About What Works
What Works is a free weekly show that takes the mystery out of how small businesses really work.
With each episode, Tara deep dives with a small business owner and asks about how they manage their marketing, money, operations, team-building, growth, or personal leadership. She asks the nosy questions you’ve always wanted to ask other business owners!
Why a podcast?
We produce the What Works podcast because it makes learning on-the-go easy. You can take this free in-depth audio content wherever you go and listen whenever you have time using apps like Spotify, Castbox, Castro, and Apple Podcasts.
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Creating A Focused Brand With Studebaker Metals Founder Alyssa Catalano
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We are all facing uncertainty–as we do every day. So I wanted to talk with business owners who have their own stories about embracing uncertainty this month and the first person I thought of was Lou Blaser, the founder & host of Second Breaks.
I’ve watched Lou embrace uncertainty over and over again throughout the years. I’ve watched her step outside her comfort zone and I’ve watched her take courageous action.
Earlier this year, she announced that she’d made the decision to upend her business, then a career coaching company for late Boomers and Gen Xers, and move back to the Philippines to help out with her aging m. And while she could have tried to continue with her business as is–she made the bold move to use the change as a way to rethink everything.
That’s where this conversation starts–and throughout, Lou and I talk about how her business has evolved, the questions she asked herself to create the new plan, how she could use her existing assets in new ways, and how she started experimenting with her new ideas.
This week, we asked members of The What Works Network to share one thing they thought they knew about money but later discovered wasn’t true. Each shared a narrative or bias that held them back from fully embracing their business and their earning potential.
As you listen, consider which of these narratives are ones you’re currently operating with and how you could start reevaluating them. What would you do differently if you reprogrammed those money thoughts? What decisions would you make if you claimed a new money narrative?
You’ll hear from Charlene Lam, a curator and social media strategist, Maggie Patterson, the founder of Scoop Studios, Carol Hamilton, the founder of Grace Social Sector Consulting, and Anna Wolf, the founder of Superscript Marketing.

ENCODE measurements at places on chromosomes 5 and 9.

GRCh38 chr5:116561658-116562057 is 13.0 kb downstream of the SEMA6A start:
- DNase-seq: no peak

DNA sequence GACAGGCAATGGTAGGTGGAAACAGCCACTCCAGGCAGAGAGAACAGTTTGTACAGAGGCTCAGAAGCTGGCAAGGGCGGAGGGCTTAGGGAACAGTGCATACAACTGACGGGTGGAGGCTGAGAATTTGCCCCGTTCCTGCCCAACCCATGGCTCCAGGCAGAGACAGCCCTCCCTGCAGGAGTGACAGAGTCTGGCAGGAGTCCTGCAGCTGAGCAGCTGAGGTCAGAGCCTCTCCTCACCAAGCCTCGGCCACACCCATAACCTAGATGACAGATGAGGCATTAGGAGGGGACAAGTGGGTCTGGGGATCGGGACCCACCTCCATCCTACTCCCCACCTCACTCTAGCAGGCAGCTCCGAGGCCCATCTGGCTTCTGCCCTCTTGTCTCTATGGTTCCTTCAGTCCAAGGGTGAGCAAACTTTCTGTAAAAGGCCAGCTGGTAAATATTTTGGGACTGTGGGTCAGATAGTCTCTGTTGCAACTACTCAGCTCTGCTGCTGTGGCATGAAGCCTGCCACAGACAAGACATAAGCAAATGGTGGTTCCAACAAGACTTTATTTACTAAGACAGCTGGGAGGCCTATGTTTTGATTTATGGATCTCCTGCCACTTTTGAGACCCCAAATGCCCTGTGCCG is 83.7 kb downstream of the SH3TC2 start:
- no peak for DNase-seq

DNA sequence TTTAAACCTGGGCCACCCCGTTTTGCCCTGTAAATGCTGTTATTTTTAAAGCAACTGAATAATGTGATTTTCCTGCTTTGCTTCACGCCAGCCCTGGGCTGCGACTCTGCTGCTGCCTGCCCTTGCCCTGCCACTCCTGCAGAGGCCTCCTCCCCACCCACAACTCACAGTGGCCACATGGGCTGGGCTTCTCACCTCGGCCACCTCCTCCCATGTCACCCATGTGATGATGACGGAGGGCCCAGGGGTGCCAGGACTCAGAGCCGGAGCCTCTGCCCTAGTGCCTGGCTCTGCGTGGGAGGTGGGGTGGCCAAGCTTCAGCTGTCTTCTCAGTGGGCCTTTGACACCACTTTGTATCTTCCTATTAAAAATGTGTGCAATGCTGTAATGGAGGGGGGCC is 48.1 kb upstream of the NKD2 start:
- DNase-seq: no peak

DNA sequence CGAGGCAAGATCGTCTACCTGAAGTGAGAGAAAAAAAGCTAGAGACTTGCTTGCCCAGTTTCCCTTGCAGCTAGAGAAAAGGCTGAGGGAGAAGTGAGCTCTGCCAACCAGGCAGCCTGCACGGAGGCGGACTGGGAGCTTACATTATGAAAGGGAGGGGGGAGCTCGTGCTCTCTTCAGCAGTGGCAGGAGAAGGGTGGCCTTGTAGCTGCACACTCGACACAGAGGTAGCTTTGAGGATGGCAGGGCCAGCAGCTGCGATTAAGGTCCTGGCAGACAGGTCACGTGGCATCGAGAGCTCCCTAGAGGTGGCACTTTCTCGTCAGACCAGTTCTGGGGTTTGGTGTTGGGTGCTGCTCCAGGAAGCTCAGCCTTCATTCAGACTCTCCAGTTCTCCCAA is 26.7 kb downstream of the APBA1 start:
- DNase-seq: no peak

As you grow as a business owner, you can start to anticipate market changes and plan for the way your cost of goods increases. You can set a goal to position your brand in a certain way and you can become smarter about your target market so you understand the value of what you’re offering more fully.
And perhaps most importantly…
You can plan for the ways your cost of doing business will evolve.
You can anticipate the team members you’ll hire. You can plan for the software upgrades you’ll need. You can build in margin to cover unforeseen circumstances or changes in the market that impact your bottom line.
Very, very few business owners do this from the start. But over time, you can get better and better at your pricing strategy—and even your overall financial strategy—so that you’re planning for the future instead of reacting to it.
And that’s exactly what I’m talking about with today’s guest, Tiffany Whipps. Tiffany is the founder and designer behind Fire + Mineral Jewelry. Tiffany has been designing jewelry full-time since 2012 and she’d be the first to admit that her pricing strategy has become a lot more sophisticated since she put together her first line sheet on a whim.
I originally invited Tiffany onto the show to showcase how money flows through product-based businesses. And we absolutely talk about that. But we also talk about how Tiffany’s approach to money has grown more sophisticated over time, as well as how she’s now pricing for the business she wants to have instead of the business she has right now.
Tiffany and I talk about how her pricing strategy has evolved over the years, why she’s focused on products that have more long-term value as opposed to what’s trendy right now, and how she’s using her goals to set prices for her new work.
This week, we’re taking a look at what happens when you’re able to go all in on every aspect of building your business—product, marketing, and operations—and how that impacts how money flows through your business.
To do that, I talked with Marie Poulin.
Now, Marie has been on the podcast several times now. Most recently, I spoke with her about her decision to not build a business that scales. Funnily enough, at just about the time that interview aired, things started to change for Marie.
Marie found something she could go all in on.
And suddenly her path to the right product, the right marketing, and the right operations became clear—as did the path to making money with ease.
In this conversation, Marie and I talk about how she transformed her business when she stopped resisting and found the thing she could go all in on. We talk about how the way she makes money has changed, how she’s finding her customers, how it’s all impacted her personal finances, and what she’s investing in now that her business is growing with ease.
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